To be honest, I’m now at an age when I neither need nor covet Christmas presents. I’d be happier to have none at all. For me, as an atheist, the festive season is all about spending quality time with family and friends, and I’m planning my December social calendar like a military campaign. Though to my mind there’s no finer place than Gloucestershire to spend Christmas, our festive tour of duty will take us as far afield as Scotland to ensure we can catch up with all those we love best. The only disadvantage is that after this holiday, I think I’ll need another one to recover. Alternatively I could just go AWOL now and again to escape the action – unless Santa brings me the one thing featured on my Christmas wish-list: a cloak of invisibility.

Happy Christmas, everyone!

(This post was originally written for the December 2011 edition of the Tetbury Advertiser.)

Posted in Personal life

In Praise of Village Shops and Post Offices

The Post Office, Hawkesbury-Upton, Nr. Yate an...
Hawkesbury Upton Village Post Office (Image via Wikipedia)

What turns a shop into a superstore? After all the build-up to the launch of a new superstore in our nearest market town, I happened to be away on holiday when it finally opened. I forgot all about it till driving past one evening after the clocks had changed and there it was, like an alien spaceship, its strange round tower all lit up. A small alien bribe had landed on my doormat while I was away – £8 a week in vouchers for the first four weeks, clearly designed to have me inescapably in their thrall by the time my big Christmas shop was due. But who’s interested in aliens when your own planet is perfect?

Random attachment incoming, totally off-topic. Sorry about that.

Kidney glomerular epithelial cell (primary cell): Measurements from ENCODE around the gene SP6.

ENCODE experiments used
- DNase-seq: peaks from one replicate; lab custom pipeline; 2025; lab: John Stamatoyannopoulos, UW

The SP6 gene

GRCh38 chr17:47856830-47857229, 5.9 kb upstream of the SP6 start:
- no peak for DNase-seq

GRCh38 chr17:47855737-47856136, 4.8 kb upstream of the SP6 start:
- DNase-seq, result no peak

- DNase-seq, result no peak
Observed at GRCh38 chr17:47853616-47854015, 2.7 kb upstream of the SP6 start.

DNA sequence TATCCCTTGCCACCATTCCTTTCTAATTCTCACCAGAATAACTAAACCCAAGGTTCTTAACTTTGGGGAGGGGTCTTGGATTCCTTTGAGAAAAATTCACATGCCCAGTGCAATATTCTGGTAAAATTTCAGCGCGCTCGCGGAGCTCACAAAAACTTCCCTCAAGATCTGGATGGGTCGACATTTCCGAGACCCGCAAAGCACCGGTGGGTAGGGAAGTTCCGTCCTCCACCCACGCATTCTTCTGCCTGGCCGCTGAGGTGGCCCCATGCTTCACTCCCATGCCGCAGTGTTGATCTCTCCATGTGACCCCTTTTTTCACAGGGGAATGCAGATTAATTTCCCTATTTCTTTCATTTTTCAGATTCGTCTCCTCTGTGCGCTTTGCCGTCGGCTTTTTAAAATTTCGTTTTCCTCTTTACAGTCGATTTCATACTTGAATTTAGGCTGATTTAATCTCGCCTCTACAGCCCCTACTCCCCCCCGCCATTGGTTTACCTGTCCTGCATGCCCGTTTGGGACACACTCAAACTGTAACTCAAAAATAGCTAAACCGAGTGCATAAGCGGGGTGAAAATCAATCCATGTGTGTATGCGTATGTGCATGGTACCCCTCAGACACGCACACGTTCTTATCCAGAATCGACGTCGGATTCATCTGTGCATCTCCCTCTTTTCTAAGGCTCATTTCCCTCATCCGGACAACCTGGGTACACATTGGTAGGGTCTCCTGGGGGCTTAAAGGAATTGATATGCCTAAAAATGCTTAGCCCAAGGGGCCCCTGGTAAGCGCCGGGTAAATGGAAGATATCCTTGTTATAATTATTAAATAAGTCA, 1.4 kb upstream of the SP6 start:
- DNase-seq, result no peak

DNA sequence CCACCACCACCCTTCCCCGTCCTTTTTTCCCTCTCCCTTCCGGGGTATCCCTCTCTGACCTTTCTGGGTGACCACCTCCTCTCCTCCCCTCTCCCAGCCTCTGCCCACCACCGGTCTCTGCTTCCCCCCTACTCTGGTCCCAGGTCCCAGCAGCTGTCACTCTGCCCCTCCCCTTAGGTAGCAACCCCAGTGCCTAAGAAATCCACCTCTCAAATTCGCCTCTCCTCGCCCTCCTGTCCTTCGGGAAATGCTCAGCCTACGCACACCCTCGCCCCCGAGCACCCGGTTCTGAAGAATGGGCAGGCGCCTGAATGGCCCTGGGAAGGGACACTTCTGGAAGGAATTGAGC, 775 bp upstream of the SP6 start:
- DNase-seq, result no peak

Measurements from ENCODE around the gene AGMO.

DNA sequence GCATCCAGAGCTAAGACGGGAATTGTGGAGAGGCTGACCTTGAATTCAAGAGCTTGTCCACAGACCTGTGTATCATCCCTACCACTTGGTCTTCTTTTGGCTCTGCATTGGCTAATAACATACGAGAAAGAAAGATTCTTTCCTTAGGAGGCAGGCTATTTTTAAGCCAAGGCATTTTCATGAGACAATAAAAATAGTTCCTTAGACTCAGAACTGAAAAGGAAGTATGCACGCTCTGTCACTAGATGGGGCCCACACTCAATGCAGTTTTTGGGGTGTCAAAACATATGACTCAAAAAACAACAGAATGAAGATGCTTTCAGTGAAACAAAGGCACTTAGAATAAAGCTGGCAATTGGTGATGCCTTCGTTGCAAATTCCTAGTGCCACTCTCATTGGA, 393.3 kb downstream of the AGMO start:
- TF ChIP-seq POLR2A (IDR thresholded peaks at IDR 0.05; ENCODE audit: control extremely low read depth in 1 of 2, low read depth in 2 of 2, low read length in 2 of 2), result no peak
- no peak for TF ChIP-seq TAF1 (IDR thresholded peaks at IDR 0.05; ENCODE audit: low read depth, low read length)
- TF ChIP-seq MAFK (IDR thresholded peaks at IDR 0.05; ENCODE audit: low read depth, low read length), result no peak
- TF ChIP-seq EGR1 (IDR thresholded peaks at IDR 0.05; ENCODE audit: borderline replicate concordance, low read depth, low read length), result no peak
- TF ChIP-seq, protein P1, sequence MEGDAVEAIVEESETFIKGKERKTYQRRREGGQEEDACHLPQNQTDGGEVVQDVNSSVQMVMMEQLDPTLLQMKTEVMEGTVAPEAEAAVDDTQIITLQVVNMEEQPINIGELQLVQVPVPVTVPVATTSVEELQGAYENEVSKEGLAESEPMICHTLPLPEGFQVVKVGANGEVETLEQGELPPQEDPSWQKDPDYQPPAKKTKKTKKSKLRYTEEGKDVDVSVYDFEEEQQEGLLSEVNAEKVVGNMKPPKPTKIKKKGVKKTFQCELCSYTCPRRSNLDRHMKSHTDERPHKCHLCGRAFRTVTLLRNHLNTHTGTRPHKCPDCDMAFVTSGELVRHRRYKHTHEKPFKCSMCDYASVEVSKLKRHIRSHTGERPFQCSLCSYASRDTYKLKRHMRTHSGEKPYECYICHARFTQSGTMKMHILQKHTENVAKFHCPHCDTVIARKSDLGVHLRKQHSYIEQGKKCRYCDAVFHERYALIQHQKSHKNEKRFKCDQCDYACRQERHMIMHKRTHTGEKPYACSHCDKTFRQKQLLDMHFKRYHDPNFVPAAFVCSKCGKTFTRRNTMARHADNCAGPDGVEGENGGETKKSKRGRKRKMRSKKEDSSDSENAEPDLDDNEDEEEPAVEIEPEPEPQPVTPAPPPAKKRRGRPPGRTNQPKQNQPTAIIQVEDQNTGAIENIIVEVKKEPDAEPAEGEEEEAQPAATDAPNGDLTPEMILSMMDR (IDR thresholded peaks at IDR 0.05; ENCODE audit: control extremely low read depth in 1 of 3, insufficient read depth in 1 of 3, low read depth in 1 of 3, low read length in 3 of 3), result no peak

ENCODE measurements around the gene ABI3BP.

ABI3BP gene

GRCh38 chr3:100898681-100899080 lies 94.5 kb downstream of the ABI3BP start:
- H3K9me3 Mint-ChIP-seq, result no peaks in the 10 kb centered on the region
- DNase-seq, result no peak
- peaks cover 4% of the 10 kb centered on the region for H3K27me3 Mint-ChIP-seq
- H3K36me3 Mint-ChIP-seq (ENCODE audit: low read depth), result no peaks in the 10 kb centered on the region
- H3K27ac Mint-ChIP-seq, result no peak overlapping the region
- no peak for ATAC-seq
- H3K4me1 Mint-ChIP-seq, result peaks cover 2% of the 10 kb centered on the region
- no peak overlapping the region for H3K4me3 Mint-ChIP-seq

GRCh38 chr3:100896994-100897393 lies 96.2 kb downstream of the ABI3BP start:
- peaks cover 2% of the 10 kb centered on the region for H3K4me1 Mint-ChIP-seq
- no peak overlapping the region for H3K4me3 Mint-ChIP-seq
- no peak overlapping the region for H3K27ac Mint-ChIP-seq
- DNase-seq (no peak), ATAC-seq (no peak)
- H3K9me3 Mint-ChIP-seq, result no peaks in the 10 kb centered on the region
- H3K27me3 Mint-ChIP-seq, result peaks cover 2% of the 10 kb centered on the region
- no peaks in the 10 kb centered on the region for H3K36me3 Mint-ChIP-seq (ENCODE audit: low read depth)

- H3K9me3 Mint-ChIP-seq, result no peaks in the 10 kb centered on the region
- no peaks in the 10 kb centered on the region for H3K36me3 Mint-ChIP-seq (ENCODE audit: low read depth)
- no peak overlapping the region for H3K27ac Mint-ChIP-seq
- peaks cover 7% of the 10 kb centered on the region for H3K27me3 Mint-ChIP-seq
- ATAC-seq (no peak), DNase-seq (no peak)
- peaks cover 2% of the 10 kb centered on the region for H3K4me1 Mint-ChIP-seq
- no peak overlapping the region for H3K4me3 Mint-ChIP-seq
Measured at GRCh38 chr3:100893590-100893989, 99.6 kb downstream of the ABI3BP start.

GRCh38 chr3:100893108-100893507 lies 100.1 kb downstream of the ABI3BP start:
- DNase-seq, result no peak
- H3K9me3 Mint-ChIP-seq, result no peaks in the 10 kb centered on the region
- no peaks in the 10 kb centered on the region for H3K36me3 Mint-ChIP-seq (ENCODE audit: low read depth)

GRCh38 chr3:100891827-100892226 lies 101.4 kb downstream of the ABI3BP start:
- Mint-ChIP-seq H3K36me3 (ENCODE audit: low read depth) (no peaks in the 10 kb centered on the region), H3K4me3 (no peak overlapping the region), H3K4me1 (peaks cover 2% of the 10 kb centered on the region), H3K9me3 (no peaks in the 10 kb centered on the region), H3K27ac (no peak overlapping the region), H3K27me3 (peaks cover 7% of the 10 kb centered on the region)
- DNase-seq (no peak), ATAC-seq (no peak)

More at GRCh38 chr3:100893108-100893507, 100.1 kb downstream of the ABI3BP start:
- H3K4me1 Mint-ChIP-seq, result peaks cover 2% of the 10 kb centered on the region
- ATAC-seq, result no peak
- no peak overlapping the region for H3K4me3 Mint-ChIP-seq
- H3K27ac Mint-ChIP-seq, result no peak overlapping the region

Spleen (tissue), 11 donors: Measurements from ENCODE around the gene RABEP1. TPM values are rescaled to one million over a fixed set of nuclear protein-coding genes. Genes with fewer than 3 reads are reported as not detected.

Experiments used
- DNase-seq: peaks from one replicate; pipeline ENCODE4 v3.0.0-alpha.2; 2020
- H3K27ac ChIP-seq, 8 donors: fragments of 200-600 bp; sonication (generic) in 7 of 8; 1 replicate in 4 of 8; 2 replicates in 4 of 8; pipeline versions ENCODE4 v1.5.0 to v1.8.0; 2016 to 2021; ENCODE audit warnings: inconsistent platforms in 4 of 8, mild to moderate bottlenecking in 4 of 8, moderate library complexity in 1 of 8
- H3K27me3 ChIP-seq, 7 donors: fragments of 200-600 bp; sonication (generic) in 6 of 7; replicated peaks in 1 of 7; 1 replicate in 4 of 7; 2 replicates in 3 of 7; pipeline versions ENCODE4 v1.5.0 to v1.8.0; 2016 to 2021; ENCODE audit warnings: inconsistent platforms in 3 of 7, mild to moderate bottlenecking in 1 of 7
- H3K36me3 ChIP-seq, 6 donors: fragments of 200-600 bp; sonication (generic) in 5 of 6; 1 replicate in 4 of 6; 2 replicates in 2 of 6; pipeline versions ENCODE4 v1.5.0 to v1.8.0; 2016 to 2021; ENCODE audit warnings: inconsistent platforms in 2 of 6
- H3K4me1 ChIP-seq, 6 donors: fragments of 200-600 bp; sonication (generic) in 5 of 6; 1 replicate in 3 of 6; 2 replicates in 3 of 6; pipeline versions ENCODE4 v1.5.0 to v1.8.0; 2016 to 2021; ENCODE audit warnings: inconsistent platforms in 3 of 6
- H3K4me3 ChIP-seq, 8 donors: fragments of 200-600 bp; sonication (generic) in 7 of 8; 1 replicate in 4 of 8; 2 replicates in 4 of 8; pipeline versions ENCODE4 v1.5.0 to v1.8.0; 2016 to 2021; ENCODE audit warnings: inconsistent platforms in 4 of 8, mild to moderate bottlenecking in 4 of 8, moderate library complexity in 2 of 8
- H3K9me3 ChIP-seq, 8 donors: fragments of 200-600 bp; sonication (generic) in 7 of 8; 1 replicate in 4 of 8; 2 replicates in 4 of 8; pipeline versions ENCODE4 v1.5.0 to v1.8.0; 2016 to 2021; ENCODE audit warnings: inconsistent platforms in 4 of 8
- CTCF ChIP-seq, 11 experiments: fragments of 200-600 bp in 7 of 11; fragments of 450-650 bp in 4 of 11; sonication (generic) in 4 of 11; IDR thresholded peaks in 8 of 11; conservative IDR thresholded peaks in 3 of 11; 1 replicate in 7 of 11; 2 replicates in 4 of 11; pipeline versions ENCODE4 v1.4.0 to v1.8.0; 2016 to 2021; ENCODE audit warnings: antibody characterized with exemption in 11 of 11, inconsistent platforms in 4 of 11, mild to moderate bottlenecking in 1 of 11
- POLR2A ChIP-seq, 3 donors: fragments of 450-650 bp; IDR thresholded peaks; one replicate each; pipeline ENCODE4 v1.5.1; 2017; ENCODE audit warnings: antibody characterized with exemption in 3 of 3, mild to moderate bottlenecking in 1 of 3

Because here on Planet Hawkesbury, we’ve already got all we need for the Christmas season. In November we had three special festive shopping events, thanks to Pre-school, the Primary School PTA and Severn View Farm, each packed with fabulous gifts that you’d never find in the biggest, brightest chainstore.

And if you didn’t manage to pick up all your presents  at these events, we’ve got our own gift shop on the doorstep all year round – aka Hawkesbury Post Office, whose tasteful gifts are eminently easy to mail, ideal for posting to friends and family far from home. And let’s not forgot our lovely Hawkesbury calendar and Christmas cards!